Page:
As I have been looking around for information connecting real life with videogames, I found this interesting article online about how individuals are subconsciously influenced by the people they play in videogames. http://www.medicalnewstoday.com/articles/272431.php
In the study described in this article, a large group of college students were asked to play as a hero, a villain, or a neutral individual, and were later asked to take a blind taste test. The students were led to believe that these two assignments were completely independent of each other. In the taste test, students were given chocolate and chili sauce, and were then asked to set up the experiment for the next group of kids. They were told that they could lay out as much chocolate and chili sauce as they wanted for the next group, and that the students in the next group would have to eat all of what was laid out for them.
After comparing the two assignments, researchers found that college kids playing as villians poured about twice as much chili sauce as chocolate for the next group of students, while those playing as the hero supplied more chocolate than those playing as the neutral avatar or the villain. This shows that playing as an individual can affect real world thinking and influence how individuals treat complete strangers.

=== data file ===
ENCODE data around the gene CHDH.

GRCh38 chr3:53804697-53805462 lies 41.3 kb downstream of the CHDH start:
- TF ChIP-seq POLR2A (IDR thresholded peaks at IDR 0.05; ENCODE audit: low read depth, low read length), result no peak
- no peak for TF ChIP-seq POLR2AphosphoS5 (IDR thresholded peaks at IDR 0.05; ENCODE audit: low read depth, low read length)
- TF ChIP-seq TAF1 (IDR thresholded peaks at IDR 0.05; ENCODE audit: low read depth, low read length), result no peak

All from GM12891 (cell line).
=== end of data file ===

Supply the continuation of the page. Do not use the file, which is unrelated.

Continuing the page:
I think that this study is interesting to look at along with chapter two of Galloway’s piece. Does the desire to play as the first person, the predatory vision, make us feel more powerful in real life? Why do we need to feel this way, to have dominance over people we do not even know?
I also thought it was worth looking into because the group being tested was an assortment of college kids, who all showed real connections between the characters they played in videogames and their interactions with other people in real life. Because they were the same age many of us are right now, and because many of us do return from school to the comfort of our favorite videogames, I thought it was a study worth keeping in mind.